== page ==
Tuesday, March 23, 2010

2009 Tie Luo Han from The Tea Gallery

Class: Oolong
Origin: Wuyi Shan, China
Year: 2009
Vendor: The Tea Gallery (Product page)
Price: $18.00 (25g)

A few weeks ago I wrote about The Tea Gallery's 2006 Tie Luo Han; this is it's younger brother. I would be interested to know if they were both made from the same farm and/or producers; they are similar enough compared to other Tie Luo Han sold by other vendors that I would believe it. (To briefly recap, I wrote that the 2006 is a mineral powerhouse which is very interesting but not terribly approachable or well-suited for casual brewing.)

dry leaf
The dry leaf smells of caramel, bright tropical fruit, and copper. The lid aroma was mostly floral, but a bit of the mineral/copper character can be found here too. It's not quite as powerful as a good dancong, but "dancong-like" isn't far from a good description of this tea's fragrance.

The first few infusions are quite unlike the 2006; they are sweet like caramel, floral, and ethereal. The only thing that links the two so far is the above-average mineral aftertaste which grounds the otherwise flighty flavor nicely. After the first few though, the similarities between this and the 2006 become much more obvious; the earthy mineral flavor comes into focus and the caramel/floral sweetness tapers off, though if brewed with a lighter hand some sweetness remains to cut through the strong minerals. I also played around with the altitude at which I poured from the kettle: pouring a thin stream from high above the leaves seems to brighten the flavor a bit.

This tea has a lovely cha qi. It brings peace without being overly intoxicating or jarring, though it has the potential to lay you out if you don't pace yourself. This is a tea worth sipping slowly, anyway.

If the price doesn't bother you too much, this should be on your short-list of teas to try. It is more approachable than the 2006 (though my experiences with the 2009 make me want to revisit that one soon) but still strongly expresses the same mineral character. This is yet another lovely tea from The Tea Gallery— but really, is anyone all that surprised? :)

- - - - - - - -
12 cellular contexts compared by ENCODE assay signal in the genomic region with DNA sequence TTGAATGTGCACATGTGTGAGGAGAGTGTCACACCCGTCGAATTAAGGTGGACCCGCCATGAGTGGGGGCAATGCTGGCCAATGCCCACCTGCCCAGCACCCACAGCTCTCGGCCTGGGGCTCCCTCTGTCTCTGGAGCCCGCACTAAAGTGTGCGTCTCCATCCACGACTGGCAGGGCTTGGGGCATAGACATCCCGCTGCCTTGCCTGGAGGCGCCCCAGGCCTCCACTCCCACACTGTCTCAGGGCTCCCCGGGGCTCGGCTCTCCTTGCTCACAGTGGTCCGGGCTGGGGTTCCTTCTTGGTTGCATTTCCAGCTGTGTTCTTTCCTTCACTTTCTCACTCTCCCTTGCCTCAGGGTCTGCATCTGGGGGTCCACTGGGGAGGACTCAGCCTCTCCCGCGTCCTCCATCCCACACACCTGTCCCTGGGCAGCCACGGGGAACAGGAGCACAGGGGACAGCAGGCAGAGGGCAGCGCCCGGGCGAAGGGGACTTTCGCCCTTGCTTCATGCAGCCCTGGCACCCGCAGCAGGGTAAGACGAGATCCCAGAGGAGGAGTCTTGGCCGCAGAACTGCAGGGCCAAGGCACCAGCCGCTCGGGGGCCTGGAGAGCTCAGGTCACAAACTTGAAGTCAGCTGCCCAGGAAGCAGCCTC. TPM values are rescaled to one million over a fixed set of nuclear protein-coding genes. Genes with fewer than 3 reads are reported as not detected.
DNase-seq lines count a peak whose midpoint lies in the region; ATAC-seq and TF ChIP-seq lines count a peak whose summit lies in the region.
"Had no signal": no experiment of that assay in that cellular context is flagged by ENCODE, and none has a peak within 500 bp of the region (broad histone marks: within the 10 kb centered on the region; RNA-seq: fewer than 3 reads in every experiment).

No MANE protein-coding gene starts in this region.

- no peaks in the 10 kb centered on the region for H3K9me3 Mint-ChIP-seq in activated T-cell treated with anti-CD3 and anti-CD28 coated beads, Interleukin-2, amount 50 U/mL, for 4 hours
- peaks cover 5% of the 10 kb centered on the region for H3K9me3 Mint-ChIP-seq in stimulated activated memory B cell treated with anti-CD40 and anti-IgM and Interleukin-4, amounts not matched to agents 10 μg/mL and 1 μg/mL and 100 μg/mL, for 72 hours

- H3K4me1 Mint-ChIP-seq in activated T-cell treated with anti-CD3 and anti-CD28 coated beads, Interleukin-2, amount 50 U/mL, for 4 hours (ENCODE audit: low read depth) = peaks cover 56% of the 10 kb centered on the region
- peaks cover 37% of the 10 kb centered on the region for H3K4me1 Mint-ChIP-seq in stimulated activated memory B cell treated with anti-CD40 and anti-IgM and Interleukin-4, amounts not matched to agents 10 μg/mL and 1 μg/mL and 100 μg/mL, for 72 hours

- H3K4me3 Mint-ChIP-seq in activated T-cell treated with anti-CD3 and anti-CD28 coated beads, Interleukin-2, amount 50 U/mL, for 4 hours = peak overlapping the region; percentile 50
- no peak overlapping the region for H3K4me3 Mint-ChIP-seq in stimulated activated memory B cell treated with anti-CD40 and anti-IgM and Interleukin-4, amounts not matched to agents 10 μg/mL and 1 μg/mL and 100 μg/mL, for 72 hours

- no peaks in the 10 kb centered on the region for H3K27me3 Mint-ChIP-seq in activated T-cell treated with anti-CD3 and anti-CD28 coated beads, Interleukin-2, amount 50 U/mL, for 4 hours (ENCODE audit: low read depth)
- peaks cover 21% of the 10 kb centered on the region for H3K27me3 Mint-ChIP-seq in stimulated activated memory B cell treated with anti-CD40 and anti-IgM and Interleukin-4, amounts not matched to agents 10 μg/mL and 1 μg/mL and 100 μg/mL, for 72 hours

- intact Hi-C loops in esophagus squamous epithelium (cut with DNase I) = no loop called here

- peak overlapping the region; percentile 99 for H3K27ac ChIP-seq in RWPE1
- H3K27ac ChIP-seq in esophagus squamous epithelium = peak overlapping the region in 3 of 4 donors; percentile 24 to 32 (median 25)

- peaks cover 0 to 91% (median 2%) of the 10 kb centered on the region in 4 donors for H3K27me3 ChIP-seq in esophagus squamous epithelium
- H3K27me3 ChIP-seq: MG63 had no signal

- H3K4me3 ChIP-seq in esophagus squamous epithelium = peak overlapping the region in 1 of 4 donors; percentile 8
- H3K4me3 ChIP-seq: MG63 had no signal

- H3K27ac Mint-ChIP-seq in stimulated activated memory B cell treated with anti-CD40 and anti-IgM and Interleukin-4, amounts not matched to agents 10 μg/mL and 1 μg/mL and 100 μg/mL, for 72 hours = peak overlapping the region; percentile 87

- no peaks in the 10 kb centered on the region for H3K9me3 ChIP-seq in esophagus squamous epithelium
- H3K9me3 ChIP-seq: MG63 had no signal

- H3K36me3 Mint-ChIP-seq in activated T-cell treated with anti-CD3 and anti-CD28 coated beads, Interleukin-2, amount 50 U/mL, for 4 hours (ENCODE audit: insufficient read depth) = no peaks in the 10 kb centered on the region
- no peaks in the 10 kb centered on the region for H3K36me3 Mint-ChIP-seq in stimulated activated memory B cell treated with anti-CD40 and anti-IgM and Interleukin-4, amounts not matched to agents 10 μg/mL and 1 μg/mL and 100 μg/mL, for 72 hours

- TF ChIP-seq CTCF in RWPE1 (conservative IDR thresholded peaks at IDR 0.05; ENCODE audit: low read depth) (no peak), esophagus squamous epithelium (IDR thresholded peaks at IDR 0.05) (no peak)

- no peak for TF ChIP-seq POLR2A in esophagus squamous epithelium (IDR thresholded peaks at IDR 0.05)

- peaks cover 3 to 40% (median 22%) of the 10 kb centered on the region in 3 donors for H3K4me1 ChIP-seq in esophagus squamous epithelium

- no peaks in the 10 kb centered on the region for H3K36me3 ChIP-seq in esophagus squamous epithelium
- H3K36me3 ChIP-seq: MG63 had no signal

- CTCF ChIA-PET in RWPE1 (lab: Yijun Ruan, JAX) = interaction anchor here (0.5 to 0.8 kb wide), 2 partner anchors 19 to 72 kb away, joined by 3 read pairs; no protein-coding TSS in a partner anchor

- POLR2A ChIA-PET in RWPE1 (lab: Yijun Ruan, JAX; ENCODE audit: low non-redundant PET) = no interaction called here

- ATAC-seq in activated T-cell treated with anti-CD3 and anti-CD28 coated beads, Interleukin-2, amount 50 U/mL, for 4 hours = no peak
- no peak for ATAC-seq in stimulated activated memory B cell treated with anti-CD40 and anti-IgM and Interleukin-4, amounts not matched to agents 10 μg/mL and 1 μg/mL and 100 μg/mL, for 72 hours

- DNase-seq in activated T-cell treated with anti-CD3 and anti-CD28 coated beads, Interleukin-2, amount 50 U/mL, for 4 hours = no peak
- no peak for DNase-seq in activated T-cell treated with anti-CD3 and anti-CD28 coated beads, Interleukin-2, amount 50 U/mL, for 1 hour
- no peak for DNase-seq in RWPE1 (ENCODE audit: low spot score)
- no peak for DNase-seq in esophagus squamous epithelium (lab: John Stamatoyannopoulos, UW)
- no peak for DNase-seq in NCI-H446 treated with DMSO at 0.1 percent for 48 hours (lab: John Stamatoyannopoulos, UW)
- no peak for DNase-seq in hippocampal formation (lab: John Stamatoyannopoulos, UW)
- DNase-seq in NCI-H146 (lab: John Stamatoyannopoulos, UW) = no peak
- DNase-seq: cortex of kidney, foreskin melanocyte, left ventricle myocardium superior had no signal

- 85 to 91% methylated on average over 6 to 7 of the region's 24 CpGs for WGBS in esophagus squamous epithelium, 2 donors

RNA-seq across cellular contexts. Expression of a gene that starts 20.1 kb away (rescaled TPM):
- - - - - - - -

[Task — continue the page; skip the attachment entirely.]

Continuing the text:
Zero the Hero said...

Thanks for the Tea Gallery review! It's nice to hear an opinion about their teas; I'm interested but the prices have always conquered my impulses. The mineral aspect seems to corroborate this tea's reputation--from what I've read (and much of what I've experienced), a lot of people describe Tie Luo Han as less fragrance-centric and more of a "warm" tea.

Sir William of the Leaf said...

Sounds like a splendid tea!
The whole "cha qi" concept is confusing though. I have tried to notice it in the teas I drink, but the most I ever get is a light sweat.
I almost want to try a tea with a powerful cha qi so that I might actually experience something!

Brent said...

Zero the Hero,

If you're looking for a (relatively!) cheap tea from them, try their Classic Roast Iron Bodhisattva-- I don't think I've talked to anyone who doesn't have some praise for it.

Sir William,

I don't understand cha qi and probably never will, but I know it exists. I think it takes time to build up your sensitivity to it; I never really noticed it for the first year or two I drank tea, and even now I have to be somewhat focused for cha qi to have much of an effect. That said, others have much more to offer on this subject than I, so I'll defer to them. :)


notesontea said...

Like the new design and as always, your tasting notes.

yumcha said...

Hi Brent,
Just wanted to answer your question about the two TieLuoHan's. Yes, they are both from the same farm and the 2006 was aged by Michael himself. You should try the TieLuoHan from the 90's. Now there's some fun cha qi. I'll ask Michael to send you a sample with your next order.

Toaster said...

Off-topic comment:

Wonderful blog. Just bought more tea from Hibiki, am enjoying the Sencha Fukamushi.



Hoodia Gordonii said...

Great tea gallery review...I really liked the description and got to know something more about it.

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